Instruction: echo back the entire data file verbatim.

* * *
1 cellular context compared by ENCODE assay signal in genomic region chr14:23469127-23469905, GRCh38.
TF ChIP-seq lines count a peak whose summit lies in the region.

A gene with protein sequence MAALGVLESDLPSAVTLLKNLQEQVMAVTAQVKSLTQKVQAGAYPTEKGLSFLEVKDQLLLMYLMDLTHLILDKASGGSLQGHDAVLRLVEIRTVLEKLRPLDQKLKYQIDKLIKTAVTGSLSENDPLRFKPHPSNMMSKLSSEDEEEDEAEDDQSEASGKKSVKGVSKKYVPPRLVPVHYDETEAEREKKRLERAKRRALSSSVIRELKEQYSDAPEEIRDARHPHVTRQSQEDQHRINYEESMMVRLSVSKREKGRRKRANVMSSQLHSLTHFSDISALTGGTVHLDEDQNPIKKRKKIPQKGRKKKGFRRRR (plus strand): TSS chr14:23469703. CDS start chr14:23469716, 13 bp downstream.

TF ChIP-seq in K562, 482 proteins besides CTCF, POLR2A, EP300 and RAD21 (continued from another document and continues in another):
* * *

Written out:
1 cellular context compared by ENCODE assay signal in genomic region chr14:23469127-23469905, GRCh38.
TF ChIP-seq lines count a peak whose summit lies in the region.

A gene with protein sequence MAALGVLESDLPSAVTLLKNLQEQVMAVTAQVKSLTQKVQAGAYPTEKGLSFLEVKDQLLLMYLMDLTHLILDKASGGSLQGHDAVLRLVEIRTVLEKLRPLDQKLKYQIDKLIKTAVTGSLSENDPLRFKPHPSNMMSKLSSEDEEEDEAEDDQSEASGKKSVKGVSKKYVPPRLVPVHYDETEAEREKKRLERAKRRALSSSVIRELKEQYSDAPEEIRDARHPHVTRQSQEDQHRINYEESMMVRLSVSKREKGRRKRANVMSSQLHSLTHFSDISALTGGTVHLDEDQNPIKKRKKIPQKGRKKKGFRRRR (plus strand): TSS chr14:23469703. CDS start chr14:23469716, 13 bp downstream.

TF ChIP-seq in K562, 482 proteins besides CTCF, POLR2A, EP300 and RAD21 (continued from another document and continues in another):